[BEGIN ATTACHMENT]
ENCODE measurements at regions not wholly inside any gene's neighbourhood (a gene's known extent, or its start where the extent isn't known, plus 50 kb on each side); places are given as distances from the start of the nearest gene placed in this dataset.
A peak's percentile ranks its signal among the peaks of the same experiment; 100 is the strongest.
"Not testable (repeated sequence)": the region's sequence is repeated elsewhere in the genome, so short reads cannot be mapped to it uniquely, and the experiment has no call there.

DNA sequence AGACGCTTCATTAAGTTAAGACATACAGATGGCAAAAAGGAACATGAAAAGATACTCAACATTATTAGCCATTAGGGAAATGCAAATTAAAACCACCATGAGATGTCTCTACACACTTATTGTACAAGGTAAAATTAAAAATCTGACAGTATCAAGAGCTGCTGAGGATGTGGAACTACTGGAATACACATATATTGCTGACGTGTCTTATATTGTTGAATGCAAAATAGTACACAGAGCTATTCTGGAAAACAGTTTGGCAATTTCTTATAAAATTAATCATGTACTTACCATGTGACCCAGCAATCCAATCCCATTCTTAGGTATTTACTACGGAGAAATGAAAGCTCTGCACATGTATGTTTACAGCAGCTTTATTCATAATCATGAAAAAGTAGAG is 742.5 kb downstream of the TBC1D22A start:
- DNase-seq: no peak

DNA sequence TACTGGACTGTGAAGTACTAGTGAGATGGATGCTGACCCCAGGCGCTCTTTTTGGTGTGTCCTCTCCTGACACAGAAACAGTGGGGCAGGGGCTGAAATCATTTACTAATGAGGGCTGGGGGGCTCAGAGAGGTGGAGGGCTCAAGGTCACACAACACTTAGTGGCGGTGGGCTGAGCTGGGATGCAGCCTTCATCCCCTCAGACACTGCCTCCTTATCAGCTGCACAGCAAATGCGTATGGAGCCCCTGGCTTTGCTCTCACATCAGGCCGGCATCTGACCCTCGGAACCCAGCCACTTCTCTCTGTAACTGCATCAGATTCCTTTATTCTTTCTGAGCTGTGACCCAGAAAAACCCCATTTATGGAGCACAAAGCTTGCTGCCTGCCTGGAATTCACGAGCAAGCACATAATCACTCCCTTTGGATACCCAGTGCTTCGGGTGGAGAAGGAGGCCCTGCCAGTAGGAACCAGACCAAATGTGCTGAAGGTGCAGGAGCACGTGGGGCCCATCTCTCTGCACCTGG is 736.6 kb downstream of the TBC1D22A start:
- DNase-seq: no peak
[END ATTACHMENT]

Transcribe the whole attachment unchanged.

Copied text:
ENCODE measurements at regions not wholly inside any gene's neighbourhood (a gene's known extent, or its start where the extent isn't known, plus 50 kb on each side); places are given as distances from the start of the nearest gene placed in this dataset.
A peak's percentile ranks its signal among the peaks of the same experiment; 100 is the strongest.
"Not testable (repeated sequence)": the region's sequence is repeated elsewhere in the genome, so short reads cannot be mapped to it uniquely, and the experiment has no call there.

DNA sequence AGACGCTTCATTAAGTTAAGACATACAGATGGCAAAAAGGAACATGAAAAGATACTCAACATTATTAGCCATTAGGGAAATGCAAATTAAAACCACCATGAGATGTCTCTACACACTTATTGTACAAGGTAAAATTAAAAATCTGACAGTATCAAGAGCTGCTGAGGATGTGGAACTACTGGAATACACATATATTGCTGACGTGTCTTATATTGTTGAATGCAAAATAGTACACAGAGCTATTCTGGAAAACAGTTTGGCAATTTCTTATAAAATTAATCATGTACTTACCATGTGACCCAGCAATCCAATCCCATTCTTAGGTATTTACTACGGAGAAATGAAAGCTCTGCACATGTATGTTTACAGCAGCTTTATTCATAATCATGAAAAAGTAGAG is 742.5 kb downstream of the TBC1D22A start:
- DNase-seq: no peak

DNA sequence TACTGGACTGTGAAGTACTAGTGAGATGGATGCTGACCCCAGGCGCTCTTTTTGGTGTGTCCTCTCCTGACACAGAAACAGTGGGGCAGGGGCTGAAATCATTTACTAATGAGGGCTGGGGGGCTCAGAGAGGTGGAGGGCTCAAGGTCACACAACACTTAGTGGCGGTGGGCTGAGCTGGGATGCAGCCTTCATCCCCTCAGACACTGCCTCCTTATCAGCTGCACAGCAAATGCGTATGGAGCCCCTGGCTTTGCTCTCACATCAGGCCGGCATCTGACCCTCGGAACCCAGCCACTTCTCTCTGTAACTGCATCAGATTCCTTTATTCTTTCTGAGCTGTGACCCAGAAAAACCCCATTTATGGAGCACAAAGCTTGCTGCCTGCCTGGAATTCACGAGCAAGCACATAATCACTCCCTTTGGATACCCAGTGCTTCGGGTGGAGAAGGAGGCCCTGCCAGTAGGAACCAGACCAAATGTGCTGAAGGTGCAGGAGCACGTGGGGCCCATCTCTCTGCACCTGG is 736.6 kb downstream of the TBC1D22A start:
- DNase-seq: no peak